I’ve been on a Marvel binge lately, gearing up for Avengers: Age of Ultron. With the inclusion of at least two new characters we know about and some that we don’t, I’m hopeful that the new Avengers film might at least pass the Bechdel test this time around. (I’ve always wondered if Joss Whedon, who is a feminist, is embarrassed about that. Black Widow is awesome and all, but the tokenism of her character in the first Avengers movie reeks of the The Smurfette Principle).
Lest we get too depressed about the sorry state of superheroes in Hollywood, however, the mighty (and wildly successful) new Ms. Marvel is here to save us all! I’m a bit late to the party on this one, but I just finished the first two volumes of the comic written by G. Willow Wilson and illustrated by Adrian Alphona and want to encourage everyone to read Marvel’s latest and greatest superhero.
Ms. Marvel is Kamala Khan, a Pakistani American teenage girl from Jersey City who discovers her shape-shifting abilities with a little help from Captain Marvel, Iron Man, and Wolverine, among other beloved Marvel characters. Ms. Marvel is (thus far) a traditional origin story: a young teenager discovers how to use her special powers while fighting small-time, albeit nefarious, local villains (apparently as plentiful in Jersey as they are in Manhattan).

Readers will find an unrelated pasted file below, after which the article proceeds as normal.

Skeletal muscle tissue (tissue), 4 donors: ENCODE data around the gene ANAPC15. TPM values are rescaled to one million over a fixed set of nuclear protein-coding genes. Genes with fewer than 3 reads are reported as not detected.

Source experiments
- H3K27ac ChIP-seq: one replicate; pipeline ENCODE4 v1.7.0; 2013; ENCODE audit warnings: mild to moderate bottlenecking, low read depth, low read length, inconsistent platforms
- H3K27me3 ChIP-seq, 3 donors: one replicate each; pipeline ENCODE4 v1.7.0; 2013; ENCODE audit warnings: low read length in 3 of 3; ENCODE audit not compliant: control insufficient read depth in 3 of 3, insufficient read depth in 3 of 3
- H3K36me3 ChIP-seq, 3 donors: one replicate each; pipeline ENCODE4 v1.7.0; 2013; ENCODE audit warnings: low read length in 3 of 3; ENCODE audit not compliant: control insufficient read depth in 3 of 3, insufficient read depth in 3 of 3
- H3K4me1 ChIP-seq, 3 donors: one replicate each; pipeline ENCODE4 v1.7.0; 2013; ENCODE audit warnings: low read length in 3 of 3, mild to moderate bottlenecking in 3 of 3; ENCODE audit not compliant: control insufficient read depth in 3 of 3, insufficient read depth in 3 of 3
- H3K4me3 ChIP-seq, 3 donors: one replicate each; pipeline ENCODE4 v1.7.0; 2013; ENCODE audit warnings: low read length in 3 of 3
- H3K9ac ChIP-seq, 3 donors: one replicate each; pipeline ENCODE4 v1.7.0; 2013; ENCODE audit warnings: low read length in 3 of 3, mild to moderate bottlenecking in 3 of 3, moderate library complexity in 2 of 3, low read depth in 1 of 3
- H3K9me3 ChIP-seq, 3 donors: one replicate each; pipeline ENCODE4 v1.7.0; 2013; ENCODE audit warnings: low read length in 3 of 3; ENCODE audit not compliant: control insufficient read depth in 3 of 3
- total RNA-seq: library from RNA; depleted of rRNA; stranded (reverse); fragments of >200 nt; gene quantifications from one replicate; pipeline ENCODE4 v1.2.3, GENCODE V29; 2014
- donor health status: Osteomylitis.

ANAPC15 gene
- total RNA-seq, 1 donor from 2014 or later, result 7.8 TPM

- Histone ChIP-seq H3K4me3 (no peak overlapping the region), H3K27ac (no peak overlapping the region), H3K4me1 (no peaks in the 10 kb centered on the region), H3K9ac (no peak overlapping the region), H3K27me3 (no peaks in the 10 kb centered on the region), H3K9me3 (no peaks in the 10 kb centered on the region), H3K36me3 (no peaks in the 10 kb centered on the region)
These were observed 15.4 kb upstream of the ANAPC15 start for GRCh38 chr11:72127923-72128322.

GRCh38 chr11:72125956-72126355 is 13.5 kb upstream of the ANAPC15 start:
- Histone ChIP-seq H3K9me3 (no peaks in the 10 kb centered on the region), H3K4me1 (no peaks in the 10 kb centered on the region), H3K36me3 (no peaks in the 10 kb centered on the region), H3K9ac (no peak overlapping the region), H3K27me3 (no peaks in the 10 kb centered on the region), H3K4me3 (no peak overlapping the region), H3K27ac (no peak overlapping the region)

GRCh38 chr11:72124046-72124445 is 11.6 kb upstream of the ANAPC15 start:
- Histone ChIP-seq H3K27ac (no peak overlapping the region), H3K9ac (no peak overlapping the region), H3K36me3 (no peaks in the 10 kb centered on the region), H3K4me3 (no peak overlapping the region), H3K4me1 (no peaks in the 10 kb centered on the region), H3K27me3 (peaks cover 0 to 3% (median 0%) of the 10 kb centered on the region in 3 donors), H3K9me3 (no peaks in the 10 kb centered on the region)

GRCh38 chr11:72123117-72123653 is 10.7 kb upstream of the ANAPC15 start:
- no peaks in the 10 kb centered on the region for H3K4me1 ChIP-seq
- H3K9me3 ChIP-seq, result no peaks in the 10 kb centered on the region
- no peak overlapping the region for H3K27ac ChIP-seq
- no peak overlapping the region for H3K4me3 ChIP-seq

If there is a danger in the drive for more diversity, it is tokenism, which reduces a character to a single identity and erases the reality of full personhood. Ms. Marvel deftly skirts such dangers. Kamala’s identities as a woman and a Muslim are not merely ornamental to her superhero’s saga. Rather, her identities fuel the superhero she will become. Every superhero has a guiding morality, and Kamala’s is based on her Muslim faith: whoever saves a life, saves the entire world.
Ms. Marvel is current through issue 15. Volume 3 will be available on Amazon beginning June 23rd.